Plenty of fishing opportunity awaits around Sun Valley. There are still only a few areas where high water is preventing excellent fishing, but the vast majority of our waters are presenting blue ribbon opportunities. With August upon us, one can get ready for several big events, including the peak of Trico and Hopper season on Silver Creek, the emergence of the evening Caddis on the Big Wood, fishable flows on the Lost River and the occasional, but enormous appearances of Flying Ants on all our waters!
The Creek is fishing really well right now. The Trico spinner fall is still the event anglers are targeting the most and it has been a good season for this insect. There have been a few windy days when things donâ€™t go right, but there always are. For the most part Trico activity has been strong from Point of Rocks up through the Nature Conservancy waters. August is traditionally Trico time, so expect some really big spinner falls in the coming mornings this month. Baetis, P.M.D. and Callibaetis are also in the mix as the spinner fall dies off late in the morning. The Callibaetis afternoon activity should also begin to peak this month, although it will stay strong well into September. After the Trico spinner fall is over, get some lunch and then return to the water. If it is calm, target the Callibaetis on the slower water stretches near Kilpatrick, and if the wind is blowing, blind fish big Grasshopper patterns all over the Creek!
Big Wood River
August is Grasshopper, Rusty Spinner and Caddis time on the Big Wood River. In the mornings look for Tricos over flat water stretches and also have the Rusty Spinner handy to cover any random Mayfly spinner fall. These occurrences are also common in the evening. If you find rising fish, but canâ€™t figure out what to show them, try the Rusty Spinner! The evening angler will also begin to see more and more Caddis, which should get the fish feeding well into the darkness. Make sure your fly boxes contain these two flies in the coming weeks. During the heat of the day, it is time to prospect with Grasshopper patterns. Cover lots of water and be ready for explosive strikes, especially from the rivers biggest fish. The traditional Daveâ€™s Hopper is an excellent pattern on the Big Wood.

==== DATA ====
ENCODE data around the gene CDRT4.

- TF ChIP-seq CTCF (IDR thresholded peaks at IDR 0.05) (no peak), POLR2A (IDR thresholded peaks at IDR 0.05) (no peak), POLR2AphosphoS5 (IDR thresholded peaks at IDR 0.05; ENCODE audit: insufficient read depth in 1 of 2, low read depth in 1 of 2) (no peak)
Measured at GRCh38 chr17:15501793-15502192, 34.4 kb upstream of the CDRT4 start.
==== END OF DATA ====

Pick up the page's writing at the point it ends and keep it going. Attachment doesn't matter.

Upper Lost and Copper Basin
Stoneflies are still present and active in these high altitude fisheries. Grasshoppers are also coming on strong and a variety of Mayfly and Caddis are out and about including the Trico. The long and short of it, is fish your favorite attractor patterns in various sizes, youâ€™ll catch plenty of fish. Time of day seems to be an issue more and more lately, so donâ€™t give up if the fishing starts slow. The afternoons and evenings can be very productive.
The Lost River continues to drop slowly and is becoming more and more accessible, although it will be another week or two before we hit the prime fishing flows. In the meantime strong anglers with very solid wading skills, who just canâ€™t wait any longer can find some pretty decent fishing. Have some large beaded Nymphs for the heavy foam lines, skate Mackay Specials over the main body of the runs and have a few Parachute Adams in the box in the event of random hatches of Mayflies and Caddis. If you go, please be very, very careful.
South Fork of the Boise
This river is still at great drift boat flows, the South Fork of the Boise is entering prime Hopper season, while Pink Alberts in the heat of the day and late afternoon produce great riffle fishing when stopping to wade. If you have two anglers fishing from a boat, I would suggest a small Parachute Adams from the front casting position, and a big juicy Hopper from the rear of the boat. If you stop, have a Pink Albert cutt-wing emerger to fish at the very head of the riffles. Donâ€™t forget to inspect the foam lines on the edge of the â€œfrog-waterâ€ for big, but discretely feeding fish.